And as I noted, the exhibition comes at a time when archaeological sites in Iraq and Syria are being raped and pillaged, while a $7 billion black market in stolen artifacts has taken root. What I wrote, in part, was:
The attacks upon the Mosul Museum and the ancient city of Nimrud, as well as the earlier ransacking and burning of documents at the Mosul library–these and other incidents like them exact a dreadful toll. They are, in essence, “taking us back to the dark ages,” as an Iraqi official recently described it.
The coins from the find attributed to the divers in Caesarea are believed to be around a thousand years old and apparently are of pure gold. The discovery is described as “so valuable that it’s priceless,” and some have speculated on its possibly being the result of a ship wreck.
“The coins are in an excellent state of preservation, and despite the fact they were at the bottom of the sea for about a thousand years, they did not require any cleaning or conservation intervention,” said Robert Cole, of the Israel Antiquities Authority.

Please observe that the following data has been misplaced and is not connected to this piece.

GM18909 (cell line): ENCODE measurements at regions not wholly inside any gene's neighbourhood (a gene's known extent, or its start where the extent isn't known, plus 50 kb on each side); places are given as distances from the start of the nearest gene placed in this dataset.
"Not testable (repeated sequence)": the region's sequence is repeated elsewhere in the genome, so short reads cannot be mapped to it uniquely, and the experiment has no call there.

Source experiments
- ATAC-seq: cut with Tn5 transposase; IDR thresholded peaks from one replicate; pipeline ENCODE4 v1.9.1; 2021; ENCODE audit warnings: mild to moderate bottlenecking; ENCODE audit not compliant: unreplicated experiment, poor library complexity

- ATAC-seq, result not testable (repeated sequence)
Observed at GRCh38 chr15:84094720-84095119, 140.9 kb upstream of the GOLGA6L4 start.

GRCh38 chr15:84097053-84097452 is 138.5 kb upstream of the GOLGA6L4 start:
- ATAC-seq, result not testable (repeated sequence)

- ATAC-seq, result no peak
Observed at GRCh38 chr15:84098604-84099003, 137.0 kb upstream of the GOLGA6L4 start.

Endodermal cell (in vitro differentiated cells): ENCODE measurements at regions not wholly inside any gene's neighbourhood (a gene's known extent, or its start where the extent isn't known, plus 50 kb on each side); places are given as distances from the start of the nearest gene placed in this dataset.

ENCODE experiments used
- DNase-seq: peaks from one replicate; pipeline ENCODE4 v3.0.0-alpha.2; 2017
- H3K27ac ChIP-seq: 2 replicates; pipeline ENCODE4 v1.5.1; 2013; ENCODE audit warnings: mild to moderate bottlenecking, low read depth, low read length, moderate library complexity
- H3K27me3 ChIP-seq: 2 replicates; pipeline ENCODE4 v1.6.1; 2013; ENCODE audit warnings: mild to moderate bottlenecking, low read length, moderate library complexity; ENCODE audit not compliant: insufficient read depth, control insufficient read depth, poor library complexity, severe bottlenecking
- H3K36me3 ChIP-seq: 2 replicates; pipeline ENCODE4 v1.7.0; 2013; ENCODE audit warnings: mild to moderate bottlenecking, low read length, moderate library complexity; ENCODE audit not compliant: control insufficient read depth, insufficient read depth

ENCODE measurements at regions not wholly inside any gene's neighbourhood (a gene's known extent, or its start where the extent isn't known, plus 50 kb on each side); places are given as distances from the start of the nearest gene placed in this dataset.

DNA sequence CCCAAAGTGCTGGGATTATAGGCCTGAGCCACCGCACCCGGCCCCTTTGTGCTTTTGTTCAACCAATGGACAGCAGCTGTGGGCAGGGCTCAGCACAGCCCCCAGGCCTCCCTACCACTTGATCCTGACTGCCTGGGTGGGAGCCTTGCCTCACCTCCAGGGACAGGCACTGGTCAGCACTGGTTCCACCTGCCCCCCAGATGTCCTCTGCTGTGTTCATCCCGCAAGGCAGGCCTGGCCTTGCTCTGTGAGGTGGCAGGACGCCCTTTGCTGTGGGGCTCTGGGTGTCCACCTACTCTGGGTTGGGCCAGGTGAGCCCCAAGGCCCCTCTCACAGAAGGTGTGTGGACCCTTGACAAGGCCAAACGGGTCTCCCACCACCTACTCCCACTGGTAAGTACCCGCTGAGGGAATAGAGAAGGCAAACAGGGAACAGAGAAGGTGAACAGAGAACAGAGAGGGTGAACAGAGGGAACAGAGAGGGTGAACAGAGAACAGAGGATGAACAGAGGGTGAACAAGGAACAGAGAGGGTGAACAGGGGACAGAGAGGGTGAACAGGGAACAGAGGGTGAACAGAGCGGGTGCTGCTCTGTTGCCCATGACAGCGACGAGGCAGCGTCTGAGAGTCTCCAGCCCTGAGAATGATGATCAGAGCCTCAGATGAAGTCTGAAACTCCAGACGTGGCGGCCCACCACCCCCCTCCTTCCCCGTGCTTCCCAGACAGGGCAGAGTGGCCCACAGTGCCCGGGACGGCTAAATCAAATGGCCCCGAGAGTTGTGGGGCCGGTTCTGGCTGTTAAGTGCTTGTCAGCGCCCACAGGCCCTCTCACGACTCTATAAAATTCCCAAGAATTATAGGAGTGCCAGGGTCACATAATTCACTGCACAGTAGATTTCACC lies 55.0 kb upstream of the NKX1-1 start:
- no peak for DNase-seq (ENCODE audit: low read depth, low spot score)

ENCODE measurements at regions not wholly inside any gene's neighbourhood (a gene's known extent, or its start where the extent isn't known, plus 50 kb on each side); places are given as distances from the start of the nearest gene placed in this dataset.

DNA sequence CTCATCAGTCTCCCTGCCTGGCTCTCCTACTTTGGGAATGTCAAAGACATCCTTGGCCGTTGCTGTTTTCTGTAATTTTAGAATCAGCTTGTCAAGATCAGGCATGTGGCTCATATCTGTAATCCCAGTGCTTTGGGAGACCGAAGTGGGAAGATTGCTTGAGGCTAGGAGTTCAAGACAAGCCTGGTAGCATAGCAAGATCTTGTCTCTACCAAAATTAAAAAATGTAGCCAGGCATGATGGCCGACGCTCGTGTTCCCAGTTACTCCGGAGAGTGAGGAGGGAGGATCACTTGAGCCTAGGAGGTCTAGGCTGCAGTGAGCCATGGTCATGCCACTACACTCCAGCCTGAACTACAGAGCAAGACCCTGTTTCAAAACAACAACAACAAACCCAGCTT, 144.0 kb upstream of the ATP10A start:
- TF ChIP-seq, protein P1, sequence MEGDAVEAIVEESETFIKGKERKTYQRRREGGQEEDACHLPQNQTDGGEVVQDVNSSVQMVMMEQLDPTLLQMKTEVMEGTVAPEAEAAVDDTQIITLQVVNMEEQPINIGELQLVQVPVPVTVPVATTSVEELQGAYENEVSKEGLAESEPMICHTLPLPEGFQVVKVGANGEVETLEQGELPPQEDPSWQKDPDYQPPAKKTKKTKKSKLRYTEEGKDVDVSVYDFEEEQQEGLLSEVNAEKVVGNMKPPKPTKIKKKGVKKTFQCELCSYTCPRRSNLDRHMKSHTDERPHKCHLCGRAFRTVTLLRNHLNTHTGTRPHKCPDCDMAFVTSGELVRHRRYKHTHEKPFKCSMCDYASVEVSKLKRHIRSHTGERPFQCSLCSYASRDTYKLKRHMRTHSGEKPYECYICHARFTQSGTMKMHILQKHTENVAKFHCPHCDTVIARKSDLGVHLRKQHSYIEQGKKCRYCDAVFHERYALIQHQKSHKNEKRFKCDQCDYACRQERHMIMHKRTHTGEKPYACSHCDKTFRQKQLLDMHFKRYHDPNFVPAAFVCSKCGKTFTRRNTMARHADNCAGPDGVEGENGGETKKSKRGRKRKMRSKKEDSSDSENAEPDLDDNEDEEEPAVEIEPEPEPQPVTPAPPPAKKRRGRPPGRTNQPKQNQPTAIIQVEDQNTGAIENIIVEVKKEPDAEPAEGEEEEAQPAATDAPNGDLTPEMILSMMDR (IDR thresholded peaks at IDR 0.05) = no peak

Israel’s shoreline is not exactly virgin territory. How did the coins manage to sit there all this time, a thousand years, in water only 12 meters deep, and not get noticed until now? The Israelis actually have an answer for that. The coins, they say, were most likely hidden beneath the sand until a winter storm shifted the seabed.
Be that as it may, the discovery is indeed a rather stunning one, and has turned heads and captured the attention of the media. Here is a bit from National Geographic’s report:
“We were told [that the divers] had found about 30 or 40 coins,” says Jakob (Koby) Sharvit, director of the Marine Archaeology Unit. “Usually that means you’ve found a hoard. So we went back and performed a small excavation. After two hours, we had found something like one thousand coins.
“We were shocked,” he recalls. “We were so incredibly excited, but when you’re underwater, you can’t talk to each other. It was only when we surfaced and pulled out our regulators that we could scream with happiness.”
That was just for starters, though. On a second trip back to the underwater site, they purportedly found another thousand coins.
Of various sizes and denominations, the coins date to the Fatmid caliphate, a Shia caliphate which arose in the late ninth/early tenth century and which lasted for a couple of centuries until it was absorbed into the Ayyubid dynasty of Saladin. A bit more from National Geographic:
At its height in the mid-tenth to mid-eleventh centuries A.D., Fatimid rule stretched across North Africa and Sicily to the Levant, with trade ties that extended all the way to China. From its capital in Cairo, the caliphate controlled access to gold from sources in West Africa to the Mediterranean, and the currency crafted from the precious metal conveyed the Fatimids’ formidable power and wealth.